Many people have put off doing their estate planning for a variety of reasons. Certainly, it's not usually enjoyable to discuss one's own passing. But many people also put off this task because they don't know where to start or what's involved. To help you get started on your own estate planning with your attorney, here's what you need to know about how long you might expect to spend working on it and how the process will look.
1. Introductory Meetings
You'll probably spend your first attorney meeting talking about your situation and what you're looking for. The attorney will ask a lot of questions to get an idea of what your estate may look like. Since people are not generally familiar with the work, the attorney will also outline their specific process so you know what to expect. They will usually give you homework to prepare for the next meeting.
2. Gathering Information and Making Decisions
This meeting is the meat of the process. You'll bring in all the specific details you can obtain about your assets and liabilities, as well as the identity of your heirs. You may have already been asked to decide things like who will be guardians of minor children or who you wish to name as your executor. This part can be complex, so you may need more than one single meeting to get all the relevant data.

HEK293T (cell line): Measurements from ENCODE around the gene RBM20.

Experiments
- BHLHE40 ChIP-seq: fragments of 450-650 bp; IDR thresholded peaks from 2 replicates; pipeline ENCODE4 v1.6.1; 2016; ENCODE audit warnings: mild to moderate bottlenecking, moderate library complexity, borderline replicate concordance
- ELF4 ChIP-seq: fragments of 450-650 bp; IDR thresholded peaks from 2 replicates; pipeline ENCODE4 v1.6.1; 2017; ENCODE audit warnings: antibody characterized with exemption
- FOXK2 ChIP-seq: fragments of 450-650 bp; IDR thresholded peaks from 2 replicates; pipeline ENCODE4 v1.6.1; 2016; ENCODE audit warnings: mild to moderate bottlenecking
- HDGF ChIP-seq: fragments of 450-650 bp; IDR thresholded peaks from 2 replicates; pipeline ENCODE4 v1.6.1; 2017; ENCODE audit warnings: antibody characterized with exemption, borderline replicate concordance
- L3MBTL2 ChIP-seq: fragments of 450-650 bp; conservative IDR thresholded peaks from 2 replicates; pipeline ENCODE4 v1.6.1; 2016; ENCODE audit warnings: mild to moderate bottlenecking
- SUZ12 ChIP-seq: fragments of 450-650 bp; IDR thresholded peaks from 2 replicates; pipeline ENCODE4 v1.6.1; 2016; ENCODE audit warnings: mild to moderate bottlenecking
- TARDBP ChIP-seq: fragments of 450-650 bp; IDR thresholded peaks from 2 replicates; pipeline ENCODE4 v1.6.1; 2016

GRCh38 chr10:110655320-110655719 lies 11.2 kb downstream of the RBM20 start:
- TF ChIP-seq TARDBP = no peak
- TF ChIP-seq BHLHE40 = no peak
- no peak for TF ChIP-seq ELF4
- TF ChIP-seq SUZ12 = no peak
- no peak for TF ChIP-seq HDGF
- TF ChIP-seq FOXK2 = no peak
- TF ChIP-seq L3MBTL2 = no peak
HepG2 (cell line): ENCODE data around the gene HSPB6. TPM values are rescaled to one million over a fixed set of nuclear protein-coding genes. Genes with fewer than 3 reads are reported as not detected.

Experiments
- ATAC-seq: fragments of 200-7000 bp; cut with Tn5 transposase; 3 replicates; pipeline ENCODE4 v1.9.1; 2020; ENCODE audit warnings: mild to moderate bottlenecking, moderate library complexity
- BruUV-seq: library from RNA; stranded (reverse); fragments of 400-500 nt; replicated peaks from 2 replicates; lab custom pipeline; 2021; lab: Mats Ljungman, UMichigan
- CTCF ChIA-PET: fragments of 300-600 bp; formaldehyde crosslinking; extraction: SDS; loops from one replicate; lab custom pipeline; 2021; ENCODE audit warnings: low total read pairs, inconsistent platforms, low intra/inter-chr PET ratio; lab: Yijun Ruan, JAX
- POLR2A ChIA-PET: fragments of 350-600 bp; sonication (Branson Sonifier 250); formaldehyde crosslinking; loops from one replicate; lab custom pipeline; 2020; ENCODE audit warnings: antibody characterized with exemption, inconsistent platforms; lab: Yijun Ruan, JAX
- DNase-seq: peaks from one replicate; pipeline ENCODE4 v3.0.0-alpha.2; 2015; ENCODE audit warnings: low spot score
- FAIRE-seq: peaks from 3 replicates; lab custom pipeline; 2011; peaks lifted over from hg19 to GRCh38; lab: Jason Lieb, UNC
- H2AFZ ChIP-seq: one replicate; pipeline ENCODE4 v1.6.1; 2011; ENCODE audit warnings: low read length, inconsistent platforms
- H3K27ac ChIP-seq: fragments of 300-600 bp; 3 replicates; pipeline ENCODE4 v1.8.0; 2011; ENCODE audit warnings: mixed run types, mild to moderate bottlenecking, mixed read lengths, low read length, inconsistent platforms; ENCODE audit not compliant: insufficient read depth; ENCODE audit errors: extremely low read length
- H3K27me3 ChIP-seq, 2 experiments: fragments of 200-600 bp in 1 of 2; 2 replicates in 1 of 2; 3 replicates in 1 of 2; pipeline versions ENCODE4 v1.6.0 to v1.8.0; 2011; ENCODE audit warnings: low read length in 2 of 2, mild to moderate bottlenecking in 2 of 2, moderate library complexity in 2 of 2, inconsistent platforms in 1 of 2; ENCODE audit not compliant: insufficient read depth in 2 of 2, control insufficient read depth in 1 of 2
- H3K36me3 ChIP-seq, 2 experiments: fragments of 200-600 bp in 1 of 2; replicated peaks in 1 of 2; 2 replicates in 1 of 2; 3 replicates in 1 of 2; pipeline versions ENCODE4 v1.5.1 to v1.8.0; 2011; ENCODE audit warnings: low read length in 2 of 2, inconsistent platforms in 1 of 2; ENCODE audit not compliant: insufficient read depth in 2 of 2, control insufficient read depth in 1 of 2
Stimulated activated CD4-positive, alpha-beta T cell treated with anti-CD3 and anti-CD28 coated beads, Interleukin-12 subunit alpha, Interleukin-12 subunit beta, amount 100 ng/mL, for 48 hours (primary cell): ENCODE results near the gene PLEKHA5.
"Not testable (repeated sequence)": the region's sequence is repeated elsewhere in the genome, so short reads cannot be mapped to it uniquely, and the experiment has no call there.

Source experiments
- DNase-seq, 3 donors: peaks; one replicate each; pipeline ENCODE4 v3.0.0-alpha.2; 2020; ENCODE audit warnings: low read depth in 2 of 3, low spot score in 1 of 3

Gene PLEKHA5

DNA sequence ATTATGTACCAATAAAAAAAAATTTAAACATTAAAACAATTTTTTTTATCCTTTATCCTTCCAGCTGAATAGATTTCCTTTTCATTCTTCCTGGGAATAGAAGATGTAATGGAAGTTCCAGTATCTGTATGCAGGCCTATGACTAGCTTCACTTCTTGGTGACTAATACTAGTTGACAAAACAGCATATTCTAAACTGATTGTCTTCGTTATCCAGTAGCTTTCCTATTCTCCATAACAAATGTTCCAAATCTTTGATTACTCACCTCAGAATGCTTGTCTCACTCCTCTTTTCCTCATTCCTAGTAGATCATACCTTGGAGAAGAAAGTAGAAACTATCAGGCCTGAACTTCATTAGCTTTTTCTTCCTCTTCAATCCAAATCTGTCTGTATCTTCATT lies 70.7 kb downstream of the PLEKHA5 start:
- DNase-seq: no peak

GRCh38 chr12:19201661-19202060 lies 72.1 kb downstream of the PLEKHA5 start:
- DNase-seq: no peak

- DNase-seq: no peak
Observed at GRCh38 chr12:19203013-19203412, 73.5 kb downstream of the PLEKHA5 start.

The attorney's team will then go over with you the best options for achieving your estate goals. They may explain revocable and nonrevocable trusts, for example, or temporary and durable powers of attorney. While the legal pros offer their expertise, remember that you are ultimately in control of your own estate. Their goal is to execute your vision.
3. Going Over Drafts
The attorney then starts the bulk of their work. They may need a few weeks to turn your decisions and information into a draft of actual documents. Then, you will meet to go over these. Ask questions so you understand the details of your document. If elements need to be changed, this is the time to have that done. Then, the attorney will produce a final draft.
4. Signing and Funding
Finally, you'll sign your estate planning documents following the inheritance rules of your state. If you opted to include such things as a living trust or donor-advised funds, you will also need to fund these entities by legally transferring assets into them.
Where to Start
When broken down into its parts, estate planning doesn't have to be overwhelming. The hardest part is often the first step: meeting with an attorney. Make an appointment today to start learning more about how they can help you get this vital task done and protect yourself and your family.
For more information, contact a local law firm, like Southern California Law Advocates.